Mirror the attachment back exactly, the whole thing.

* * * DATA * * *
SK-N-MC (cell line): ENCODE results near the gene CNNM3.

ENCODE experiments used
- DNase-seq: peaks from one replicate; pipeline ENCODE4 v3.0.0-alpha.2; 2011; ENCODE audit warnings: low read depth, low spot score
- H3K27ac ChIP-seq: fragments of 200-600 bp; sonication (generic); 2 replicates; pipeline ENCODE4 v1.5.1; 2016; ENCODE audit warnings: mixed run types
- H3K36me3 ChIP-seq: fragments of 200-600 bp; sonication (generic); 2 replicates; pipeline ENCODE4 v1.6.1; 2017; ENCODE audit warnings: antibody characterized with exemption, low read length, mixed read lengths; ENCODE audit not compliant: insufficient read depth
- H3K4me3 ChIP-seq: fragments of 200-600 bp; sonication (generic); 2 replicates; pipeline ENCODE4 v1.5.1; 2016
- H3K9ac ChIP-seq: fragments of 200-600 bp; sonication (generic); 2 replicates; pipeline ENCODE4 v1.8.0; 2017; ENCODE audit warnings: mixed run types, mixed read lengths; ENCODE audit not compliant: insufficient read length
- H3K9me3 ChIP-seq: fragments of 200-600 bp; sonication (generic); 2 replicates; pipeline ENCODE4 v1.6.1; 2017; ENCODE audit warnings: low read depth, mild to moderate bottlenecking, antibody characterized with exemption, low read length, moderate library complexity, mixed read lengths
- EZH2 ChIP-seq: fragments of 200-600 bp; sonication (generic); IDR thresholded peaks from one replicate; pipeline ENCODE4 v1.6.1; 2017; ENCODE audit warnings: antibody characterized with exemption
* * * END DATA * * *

SK-N-MC (cell line): ENCODE results near the gene CNNM3.

ENCODE experiments used
- DNase-seq: peaks from one replicate; pipeline ENCODE4 v3.0.0-alpha.2; 2011; ENCODE audit warnings: low read depth, low spot score
- H3K27ac ChIP-seq: fragments of 200-600 bp; sonication (generic); 2 replicates; pipeline ENCODE4 v1.5.1; 2016; ENCODE audit warnings: mixed run types
- H3K36me3 ChIP-seq: fragments of 200-600 bp; sonication (generic); 2 replicates; pipeline ENCODE4 v1.6.1; 2017; ENCODE audit warnings: antibody characterized with exemption, low read length, mixed read lengths; ENCODE audit not compliant: insufficient read depth
- H3K4me3 ChIP-seq: fragments of 200-600 bp; sonication (generic); 2 replicates; pipeline ENCODE4 v1.5.1; 2016
- H3K9ac ChIP-seq: fragments of 200-600 bp; sonication (generic); 2 replicates; pipeline ENCODE4 v1.8.0; 2017; ENCODE audit warnings: mixed run types, mixed read lengths; ENCODE audit not compliant: insufficient read length
- H3K9me3 ChIP-seq: fragments of 200-600 bp; sonication (generic); 2 replicates; pipeline ENCODE4 v1.6.1; 2017; ENCODE audit warnings: low read depth, mild to moderate bottlenecking, antibody characterized with exemption, low read length, moderate library complexity, mixed read lengths
- EZH2 ChIP-seq: fragments of 200-600 bp; sonication (generic); IDR thresholded peaks from one replicate; pipeline ENCODE4 v1.6.1; 2017; ENCODE audit warnings: antibody characterized with exemption